Clogging Goes a Step Further

Dancers young and old participate in a clogging workshop sponsored by the Bull Run Cloggers last weekend at a school in Haymarket.
Dancers young and old participate in a clogging workshop sponsored by the Bull Run Cloggers last weekend at a school in Haymarket. (Photos By Tracy A. Woodward -- The Washington Post)
By Arianne Aryanpur
Washington Post Staff Writer
Thursday, March 2, 2006

The tapping of clogs on Brazilian cherry wood resonated through the 200-year-old converted barn on a recent evening. Cloggers, some wearing overalls and bandanas, gathered in a circle, tightly gripping hands. As the music sped up, so did the din and the dance -- a combination of quick foot movements, claps and smiles.

Lured by the energy and camaraderie of a traditional folk dance, singles and parents, and children as well, come twice a week to Waterford to dance with the Blue Ridge Thunder Cloggers.

The performing group has about two dozen members, but about 30 other enthusiasts clog for fun -- sometimes driving as far as 140 miles weekly for classes in the barn studio. Pat Hayes, a performer, looks forward to dancing after a day developing software in Fairfax County. "It's great exercise," he said.

Clogging is done by quickly striking the floor with a shoe with two taps, timing it to the downbeat of the music. Performers' costumes run the gamut from traditional petticoats to brightly colored unitards.

"It's like the Appalachian cousin of 'Riverdance,' " said Joyce Guthrie, president of the Thunder Cloggers.

Clogging indeed began in the Appalachian Mountains, where, before the introduction of modern clogs, people tacked bottle caps and nails to the toes and heels of their shoes and danced to the banjo and fiddle.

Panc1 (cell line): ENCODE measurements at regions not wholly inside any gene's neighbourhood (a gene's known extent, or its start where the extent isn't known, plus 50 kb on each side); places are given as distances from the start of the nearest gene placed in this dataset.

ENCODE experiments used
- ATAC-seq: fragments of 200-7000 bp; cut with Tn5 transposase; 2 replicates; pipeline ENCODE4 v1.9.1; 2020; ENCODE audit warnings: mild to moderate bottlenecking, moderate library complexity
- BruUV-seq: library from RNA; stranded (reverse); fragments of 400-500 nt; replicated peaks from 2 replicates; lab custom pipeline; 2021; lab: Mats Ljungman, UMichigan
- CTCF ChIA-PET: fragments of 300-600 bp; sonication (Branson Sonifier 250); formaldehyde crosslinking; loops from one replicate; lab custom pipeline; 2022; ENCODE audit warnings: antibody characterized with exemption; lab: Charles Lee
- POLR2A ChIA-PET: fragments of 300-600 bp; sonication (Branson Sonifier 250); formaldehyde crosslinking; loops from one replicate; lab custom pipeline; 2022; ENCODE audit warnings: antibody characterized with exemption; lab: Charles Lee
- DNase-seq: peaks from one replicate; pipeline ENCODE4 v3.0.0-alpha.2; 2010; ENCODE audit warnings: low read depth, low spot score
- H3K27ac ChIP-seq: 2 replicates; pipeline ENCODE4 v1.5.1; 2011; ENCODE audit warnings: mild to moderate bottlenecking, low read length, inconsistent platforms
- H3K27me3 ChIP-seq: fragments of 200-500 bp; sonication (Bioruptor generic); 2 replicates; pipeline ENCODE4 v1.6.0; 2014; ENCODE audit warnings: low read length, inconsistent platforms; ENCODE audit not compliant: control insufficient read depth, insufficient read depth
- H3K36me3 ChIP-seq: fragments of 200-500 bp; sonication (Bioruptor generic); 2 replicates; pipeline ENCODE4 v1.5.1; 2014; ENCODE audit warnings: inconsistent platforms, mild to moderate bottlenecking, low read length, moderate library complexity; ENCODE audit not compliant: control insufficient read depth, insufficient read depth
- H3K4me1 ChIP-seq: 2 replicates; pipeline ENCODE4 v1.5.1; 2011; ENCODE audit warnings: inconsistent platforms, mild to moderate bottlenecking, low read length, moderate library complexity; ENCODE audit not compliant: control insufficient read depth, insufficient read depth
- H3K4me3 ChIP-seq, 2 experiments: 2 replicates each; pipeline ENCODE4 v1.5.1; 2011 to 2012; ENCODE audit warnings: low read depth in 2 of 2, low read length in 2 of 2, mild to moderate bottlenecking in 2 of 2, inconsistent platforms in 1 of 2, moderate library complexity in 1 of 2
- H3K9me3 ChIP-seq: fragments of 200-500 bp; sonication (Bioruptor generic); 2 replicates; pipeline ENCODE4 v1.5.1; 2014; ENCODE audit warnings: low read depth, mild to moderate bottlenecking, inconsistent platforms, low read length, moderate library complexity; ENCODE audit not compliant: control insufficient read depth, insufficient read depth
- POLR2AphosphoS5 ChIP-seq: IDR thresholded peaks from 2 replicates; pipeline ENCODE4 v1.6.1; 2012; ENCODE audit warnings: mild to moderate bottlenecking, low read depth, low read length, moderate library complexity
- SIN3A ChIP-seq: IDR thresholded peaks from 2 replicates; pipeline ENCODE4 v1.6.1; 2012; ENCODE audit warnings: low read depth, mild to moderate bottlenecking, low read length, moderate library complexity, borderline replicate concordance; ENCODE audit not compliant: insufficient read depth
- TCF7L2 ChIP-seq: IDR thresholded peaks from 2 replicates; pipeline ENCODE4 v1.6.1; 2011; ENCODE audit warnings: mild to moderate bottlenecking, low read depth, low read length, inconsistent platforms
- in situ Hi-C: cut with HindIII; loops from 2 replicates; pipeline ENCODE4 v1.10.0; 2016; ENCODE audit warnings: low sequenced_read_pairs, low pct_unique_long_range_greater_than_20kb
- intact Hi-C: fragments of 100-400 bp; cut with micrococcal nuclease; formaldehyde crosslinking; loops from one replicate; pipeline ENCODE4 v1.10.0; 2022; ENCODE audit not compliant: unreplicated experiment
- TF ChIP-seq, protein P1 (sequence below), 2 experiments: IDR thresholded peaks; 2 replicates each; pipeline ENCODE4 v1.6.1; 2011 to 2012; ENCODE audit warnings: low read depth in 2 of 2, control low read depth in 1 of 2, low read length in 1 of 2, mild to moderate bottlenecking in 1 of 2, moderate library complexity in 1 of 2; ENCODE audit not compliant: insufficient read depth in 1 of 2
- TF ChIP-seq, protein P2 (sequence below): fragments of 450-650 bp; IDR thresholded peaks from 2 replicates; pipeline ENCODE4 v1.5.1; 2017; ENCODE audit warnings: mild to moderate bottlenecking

Today, though, it is also a melting pot of Irish, black American and Native American dances. Cloggers often travel to keep the centuries-old tradition alive, Guthrie said, and enthusiasts claim a growing popularity as it integrates into the mainstream.

The Thunder Cloggers perform about twice a month at local schools, festivals and private engagements. They returned about a month ago from their first trip to Ireland, where dancers performed at a fair and shared techniques with an Irish step-dancing troupe.

Clogging remains popular at bluegrass festivals, but younger dancers often integrate such popular elements as jazz and hip-hop into their routines, said Steve Smith, a Kentucky clogger who taught at a regional workshop last month in Haymarket.

More than 300 dancers -- from as far as Pennsylvania and Kentucky -- gathered for a day of instruction from nationally renowned clogging teachers.

In a packed school auditorium, children and adults, including senior citizens, lined up in rows. Between routines, dancers shared steps while others sipped from water bottles, trying to cool down.

"Double step, double over, double step, double over," the teacher repeated into a microphone over the thumping bass of popular music. The explosion of tapping feet echoed through the hallway.

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